Lawyers acting for Ehud Olmert, Israel’s prime minister, have started questioning a US millionaire in an Israeli court as part of an investigation into corruption allegations against the Israeli leader.
Morris Talansky, a financier, is being cross-examined, two months after he said he gave Olmert about $150,000 before he became prime minister in 2006.
Talansky said in May that some of the money was used by Olmert to pay for foreign travel, luxury hotels and fine cigars.
Olmert has admitted to receiving campaign funds from Talansky in 1999 and 2003 but denies any wrongdoing.
Talansky has said that his court appearance will not have any real significance on the case against Olmert.
"I'll tell the story; it won't be dramatic and everyone will pick up the papers and say 'Why did we waste our time with this guy Talansky'?" he said on Tuesday.
The Israeli daily newspaper Haaretz said Olmert's lawyers will try to show that Talansky has changed his version of the same events when interviewed by police.
Amir Dan, a spokesman for Olmert, said on Wednesday that he hoped Talansky would give a reasonable testimony.
"Our only expectation from tomorrow is that he will tell the truth," Dan said on Wednesday.
The allegations against Olmert have led to calls for him to resign, including from among the ruling coalition.
After Talansky’s first court appearance, Ehud Barak, Labour party leader and defence minister and a key ally in the coalition with Olmert's Kadima party, threatened to leave Olmert's government if he did not step down.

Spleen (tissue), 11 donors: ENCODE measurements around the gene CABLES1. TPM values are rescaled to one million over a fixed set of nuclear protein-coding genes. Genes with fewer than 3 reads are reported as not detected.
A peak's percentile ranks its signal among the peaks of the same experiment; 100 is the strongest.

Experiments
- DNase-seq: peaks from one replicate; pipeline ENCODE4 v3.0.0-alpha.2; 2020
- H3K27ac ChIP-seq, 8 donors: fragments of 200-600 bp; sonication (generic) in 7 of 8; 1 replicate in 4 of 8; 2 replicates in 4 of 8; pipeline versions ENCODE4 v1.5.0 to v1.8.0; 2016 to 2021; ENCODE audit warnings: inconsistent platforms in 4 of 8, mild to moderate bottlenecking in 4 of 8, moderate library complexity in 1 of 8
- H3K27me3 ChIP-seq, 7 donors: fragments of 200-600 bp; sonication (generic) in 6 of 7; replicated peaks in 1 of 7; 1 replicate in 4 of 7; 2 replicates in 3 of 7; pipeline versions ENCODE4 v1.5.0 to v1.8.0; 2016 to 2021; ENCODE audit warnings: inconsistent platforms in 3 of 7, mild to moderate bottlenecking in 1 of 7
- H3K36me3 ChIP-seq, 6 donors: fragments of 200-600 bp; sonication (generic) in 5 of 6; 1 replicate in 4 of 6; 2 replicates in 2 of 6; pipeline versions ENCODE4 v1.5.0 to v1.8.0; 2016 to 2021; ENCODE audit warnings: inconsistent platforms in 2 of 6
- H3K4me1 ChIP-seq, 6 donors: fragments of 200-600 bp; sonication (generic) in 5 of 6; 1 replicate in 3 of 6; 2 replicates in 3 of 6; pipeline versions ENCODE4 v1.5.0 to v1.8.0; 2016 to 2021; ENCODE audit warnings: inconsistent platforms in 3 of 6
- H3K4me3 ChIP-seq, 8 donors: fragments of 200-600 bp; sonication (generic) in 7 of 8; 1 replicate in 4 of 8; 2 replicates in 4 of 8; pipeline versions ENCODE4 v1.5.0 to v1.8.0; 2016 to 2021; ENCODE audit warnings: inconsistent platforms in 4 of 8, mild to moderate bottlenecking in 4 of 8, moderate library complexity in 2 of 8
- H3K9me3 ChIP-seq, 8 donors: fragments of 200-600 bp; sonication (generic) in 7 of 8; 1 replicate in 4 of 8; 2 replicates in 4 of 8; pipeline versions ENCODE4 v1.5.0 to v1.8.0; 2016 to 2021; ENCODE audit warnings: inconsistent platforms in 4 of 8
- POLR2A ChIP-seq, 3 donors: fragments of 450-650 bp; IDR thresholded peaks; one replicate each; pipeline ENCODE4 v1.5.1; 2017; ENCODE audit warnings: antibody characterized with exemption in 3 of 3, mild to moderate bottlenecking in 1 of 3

Without Labour’s support, Olmert's coalition would not have the required 61 seats for a majority in the 120-member parliament.
But neither Kadima nor Labour want early elections because the Likud opposition leads opinion polls.
Olmert made a deal last month to hold a party leadership contest in mid-September, saving the coalition for now.
The Talansky affair continues as a new investigation has begun into reimbursement claims filed by Olmert when he was mayor of Jerusalem and minister of trade.
It is alleged that he billed private organisations and the state for the same airline tickets.
Olmert's former secretary has also been questioned this week over allegations that Olmert received a discount on the price of a Jerusalem apartment in exchange for using his influence to the benefit of a property developer.